Diabetes is a condition that carries an array of possible side effects, including serious issues with the feet. Due to reduced blood flow and nerve damage, even a minor injury can result in severe complications like a non-healing wound or leg ulcer that raises your risk of amputation.
Therefore, if you have diabetes, Cypress Foot & Ankle Center emphasizes the importance of proper foot care. While seeing a foot doctor regularly is the best measure, there are numerous ways you can still better care for your feet at home. Continue reading to learn more.
1. Inspect Your Feet and Ankles Daily
One of the most crucial elements of diabetic foot care entails checking your lower feet daily for any sores, swelling, hot spots, cuts, or bruises. Any of these symptoms can be warning signs of an underlying issue developing.
You should also watch out for ingrown toenails, cracked or dry skin, tenderness, corns, and calluses. If you cannot reach your feet comfortably, request a family member to perform a quick check or utilize a mirror to check the undersides of your feet. If you identify anything unusual, consult a foot doctor.
2. Do Not Use Your Feet to Test Hot Water
One of the complications of untreated diabetes is diabetic neuropathy or nerve damage. If you have nerve damage, it may be difficult to tell if the bath water is overly hot. Therefore, you might scald your skin without even realizing it.
Ideally, use your elbow to test the water temperature before getting into the shower or tub.
3. Select the Right Footwear
Avoid walking barefoot, even in your house, to reduce the likelihood of injury. Wearing socks and shoes or slippers offers your feet additional protection. Besides, moisture-wicking socks can help keep the feet dry and clean.
Before wearing your shoes, check for sharp objects, such as tiny rocks, and ensure the shoes fit well without rubbing against your feet or pinching your toes. If your shoes are uncomfortable, consult your physician about special inserts that might suit you.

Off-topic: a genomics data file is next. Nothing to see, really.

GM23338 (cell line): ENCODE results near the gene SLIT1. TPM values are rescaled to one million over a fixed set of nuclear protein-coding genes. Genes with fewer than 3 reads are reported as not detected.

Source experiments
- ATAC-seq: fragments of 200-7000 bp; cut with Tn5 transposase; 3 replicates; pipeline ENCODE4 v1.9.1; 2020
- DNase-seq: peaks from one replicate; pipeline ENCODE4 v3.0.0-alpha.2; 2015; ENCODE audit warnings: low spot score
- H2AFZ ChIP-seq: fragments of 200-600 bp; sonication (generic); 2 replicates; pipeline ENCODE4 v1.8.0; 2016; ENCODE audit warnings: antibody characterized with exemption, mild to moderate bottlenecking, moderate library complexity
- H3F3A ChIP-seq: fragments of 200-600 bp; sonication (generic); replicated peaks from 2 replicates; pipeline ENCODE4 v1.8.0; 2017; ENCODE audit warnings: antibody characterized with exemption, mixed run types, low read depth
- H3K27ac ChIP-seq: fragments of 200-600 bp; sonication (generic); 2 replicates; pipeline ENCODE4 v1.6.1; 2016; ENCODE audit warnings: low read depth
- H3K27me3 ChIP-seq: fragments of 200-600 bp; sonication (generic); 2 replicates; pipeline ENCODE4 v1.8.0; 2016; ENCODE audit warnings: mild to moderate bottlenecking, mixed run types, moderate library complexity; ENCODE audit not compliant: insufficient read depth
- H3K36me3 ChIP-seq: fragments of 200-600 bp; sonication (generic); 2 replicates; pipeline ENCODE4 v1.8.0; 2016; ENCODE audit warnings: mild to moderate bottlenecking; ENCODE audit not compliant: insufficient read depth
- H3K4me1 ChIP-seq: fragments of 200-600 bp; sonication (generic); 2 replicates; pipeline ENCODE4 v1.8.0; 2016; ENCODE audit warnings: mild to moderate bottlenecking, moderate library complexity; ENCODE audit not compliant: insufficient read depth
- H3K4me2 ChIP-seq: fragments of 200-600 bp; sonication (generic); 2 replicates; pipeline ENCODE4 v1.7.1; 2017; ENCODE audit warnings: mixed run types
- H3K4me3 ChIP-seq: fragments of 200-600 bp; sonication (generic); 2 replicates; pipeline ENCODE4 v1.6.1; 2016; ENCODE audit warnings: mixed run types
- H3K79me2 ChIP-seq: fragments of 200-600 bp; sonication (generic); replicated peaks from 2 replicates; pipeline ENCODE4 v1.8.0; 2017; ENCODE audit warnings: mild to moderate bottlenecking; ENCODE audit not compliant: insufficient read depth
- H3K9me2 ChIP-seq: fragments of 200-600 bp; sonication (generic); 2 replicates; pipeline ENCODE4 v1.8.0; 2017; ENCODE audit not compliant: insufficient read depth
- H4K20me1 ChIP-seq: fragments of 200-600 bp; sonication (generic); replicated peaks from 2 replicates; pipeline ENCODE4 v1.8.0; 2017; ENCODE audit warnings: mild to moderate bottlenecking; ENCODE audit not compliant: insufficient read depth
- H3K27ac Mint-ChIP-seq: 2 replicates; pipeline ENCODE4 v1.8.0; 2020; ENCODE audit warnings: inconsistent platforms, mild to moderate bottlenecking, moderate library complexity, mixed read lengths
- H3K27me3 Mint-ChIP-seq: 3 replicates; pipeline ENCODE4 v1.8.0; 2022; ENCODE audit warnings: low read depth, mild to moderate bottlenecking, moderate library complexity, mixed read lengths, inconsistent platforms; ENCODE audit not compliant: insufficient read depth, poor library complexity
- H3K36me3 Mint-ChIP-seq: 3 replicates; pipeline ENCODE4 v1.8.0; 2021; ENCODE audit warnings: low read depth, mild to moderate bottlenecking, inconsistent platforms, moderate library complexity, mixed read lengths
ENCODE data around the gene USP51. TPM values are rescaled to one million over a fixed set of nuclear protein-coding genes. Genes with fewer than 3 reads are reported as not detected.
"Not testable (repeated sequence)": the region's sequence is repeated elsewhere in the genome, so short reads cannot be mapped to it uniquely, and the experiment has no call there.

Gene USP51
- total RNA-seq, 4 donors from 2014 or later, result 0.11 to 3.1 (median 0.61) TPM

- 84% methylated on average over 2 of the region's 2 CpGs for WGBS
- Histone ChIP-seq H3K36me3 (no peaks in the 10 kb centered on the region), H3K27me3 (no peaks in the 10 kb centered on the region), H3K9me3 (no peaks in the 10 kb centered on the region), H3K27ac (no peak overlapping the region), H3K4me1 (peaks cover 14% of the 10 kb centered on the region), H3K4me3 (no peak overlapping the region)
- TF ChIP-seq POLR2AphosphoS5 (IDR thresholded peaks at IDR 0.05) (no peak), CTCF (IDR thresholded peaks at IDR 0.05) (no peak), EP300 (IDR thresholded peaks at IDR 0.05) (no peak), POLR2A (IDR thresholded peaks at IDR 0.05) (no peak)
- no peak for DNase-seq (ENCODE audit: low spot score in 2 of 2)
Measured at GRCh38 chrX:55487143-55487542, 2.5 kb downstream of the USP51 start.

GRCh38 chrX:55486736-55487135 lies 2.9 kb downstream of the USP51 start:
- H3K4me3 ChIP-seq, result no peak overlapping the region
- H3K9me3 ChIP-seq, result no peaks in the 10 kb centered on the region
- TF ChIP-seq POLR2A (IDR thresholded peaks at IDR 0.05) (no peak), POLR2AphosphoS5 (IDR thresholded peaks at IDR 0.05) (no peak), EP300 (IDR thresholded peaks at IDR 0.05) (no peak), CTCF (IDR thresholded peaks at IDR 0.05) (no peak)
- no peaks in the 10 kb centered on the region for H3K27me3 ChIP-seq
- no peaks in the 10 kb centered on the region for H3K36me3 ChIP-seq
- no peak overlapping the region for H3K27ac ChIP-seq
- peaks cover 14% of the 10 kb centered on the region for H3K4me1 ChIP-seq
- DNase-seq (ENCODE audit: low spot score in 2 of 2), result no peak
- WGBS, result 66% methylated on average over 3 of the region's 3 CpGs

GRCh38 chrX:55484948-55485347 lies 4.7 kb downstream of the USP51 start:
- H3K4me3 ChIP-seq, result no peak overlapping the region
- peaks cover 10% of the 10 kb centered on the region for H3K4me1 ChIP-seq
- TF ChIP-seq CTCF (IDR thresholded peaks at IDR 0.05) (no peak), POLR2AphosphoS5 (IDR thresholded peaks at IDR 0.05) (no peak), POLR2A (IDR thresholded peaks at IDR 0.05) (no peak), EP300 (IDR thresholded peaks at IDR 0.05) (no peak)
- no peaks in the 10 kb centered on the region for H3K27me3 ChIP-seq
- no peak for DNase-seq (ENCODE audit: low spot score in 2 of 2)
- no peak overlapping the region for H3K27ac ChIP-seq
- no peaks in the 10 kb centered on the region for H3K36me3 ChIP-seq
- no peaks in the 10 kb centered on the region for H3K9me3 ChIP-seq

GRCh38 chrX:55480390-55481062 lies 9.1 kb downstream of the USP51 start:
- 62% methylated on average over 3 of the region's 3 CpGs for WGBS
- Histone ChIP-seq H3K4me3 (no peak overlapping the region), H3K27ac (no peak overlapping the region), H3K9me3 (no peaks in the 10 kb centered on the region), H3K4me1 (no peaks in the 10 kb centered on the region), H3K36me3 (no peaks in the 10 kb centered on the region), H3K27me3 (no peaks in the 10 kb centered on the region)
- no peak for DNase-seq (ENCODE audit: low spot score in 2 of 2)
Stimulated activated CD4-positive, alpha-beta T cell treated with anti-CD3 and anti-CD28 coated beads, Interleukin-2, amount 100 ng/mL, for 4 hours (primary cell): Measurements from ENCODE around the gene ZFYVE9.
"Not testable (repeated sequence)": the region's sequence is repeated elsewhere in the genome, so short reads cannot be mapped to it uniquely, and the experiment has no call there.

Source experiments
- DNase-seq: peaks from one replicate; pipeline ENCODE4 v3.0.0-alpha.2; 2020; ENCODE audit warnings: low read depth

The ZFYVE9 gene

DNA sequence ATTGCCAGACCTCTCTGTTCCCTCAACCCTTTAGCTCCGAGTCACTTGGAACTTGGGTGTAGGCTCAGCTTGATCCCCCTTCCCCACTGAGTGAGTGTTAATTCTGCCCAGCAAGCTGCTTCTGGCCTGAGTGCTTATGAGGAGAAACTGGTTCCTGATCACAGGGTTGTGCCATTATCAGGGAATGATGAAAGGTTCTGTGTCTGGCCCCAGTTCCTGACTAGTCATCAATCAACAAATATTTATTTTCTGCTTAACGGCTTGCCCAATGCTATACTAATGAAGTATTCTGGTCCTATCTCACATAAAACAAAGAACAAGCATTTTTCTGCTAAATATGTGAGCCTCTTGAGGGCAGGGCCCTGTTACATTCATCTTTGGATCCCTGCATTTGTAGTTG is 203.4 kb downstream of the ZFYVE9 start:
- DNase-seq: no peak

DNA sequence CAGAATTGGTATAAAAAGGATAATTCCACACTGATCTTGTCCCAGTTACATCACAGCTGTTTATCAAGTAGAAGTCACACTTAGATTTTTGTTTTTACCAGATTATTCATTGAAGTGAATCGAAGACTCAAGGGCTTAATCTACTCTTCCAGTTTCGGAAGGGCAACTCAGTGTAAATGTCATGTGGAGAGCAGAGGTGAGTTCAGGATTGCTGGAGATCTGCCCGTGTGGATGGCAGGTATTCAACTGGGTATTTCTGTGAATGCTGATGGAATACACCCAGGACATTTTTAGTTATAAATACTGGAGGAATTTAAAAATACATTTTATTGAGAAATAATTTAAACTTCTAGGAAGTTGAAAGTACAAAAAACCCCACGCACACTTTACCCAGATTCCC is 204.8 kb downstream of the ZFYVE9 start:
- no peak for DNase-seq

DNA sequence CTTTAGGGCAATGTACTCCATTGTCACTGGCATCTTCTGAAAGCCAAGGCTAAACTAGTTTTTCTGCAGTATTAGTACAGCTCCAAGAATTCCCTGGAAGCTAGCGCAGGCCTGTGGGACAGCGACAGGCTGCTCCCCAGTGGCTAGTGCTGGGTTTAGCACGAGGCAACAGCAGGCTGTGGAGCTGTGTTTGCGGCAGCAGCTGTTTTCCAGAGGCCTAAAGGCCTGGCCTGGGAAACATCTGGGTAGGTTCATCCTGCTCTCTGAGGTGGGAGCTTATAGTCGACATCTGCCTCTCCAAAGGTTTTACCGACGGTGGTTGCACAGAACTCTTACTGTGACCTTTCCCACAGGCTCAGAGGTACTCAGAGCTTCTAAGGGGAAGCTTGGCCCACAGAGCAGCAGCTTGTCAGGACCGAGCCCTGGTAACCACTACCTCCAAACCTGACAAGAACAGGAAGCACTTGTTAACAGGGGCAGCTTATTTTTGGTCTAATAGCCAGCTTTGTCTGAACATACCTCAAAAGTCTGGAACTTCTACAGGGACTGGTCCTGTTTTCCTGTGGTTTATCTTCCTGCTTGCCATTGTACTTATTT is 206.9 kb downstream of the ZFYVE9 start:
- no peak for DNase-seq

4. Trim Your Toenails Regularly
Ensure you trim your toenails regularly to keep them from cutting your foot when one grows overly long or rough. Trim them after washing your feet so they are softer and easier to cut. You can also utilize an emery board to smooth out the rough edges of your nails.
However, ensure you do not cut your nails overly short in the corners or too deep around the cuticles, as this can result in infection. If you cannot trim your toenails, ask a family member or professional for help.
5. Keep Your Skin Well Moisturized
Typically, diabetics have drier skin, which could make their skin cracked or worse. The reason behind this drier skin is that diabetics sweat less on their feet than people without the illness.
Thus, to avoid common issues associated with dry feet, such as infections, you should moisturize your feet nicely. Consider applying a moisturizer or lotion to your feet once or twice daily.
Diabetes can result in serious issues in your feet and ankles. To avoid complications from this illness, practicing proper everyday foot care and consulting a podiatrist at the first sign of trouble is crucial.
Your foot doctor can provide professional care, such as offering medications to help you manage your blood sugar as well as reduce the risk of infection. Besides, if you need special footwear, such as orthotics or foot pads, your specialist can design them for you.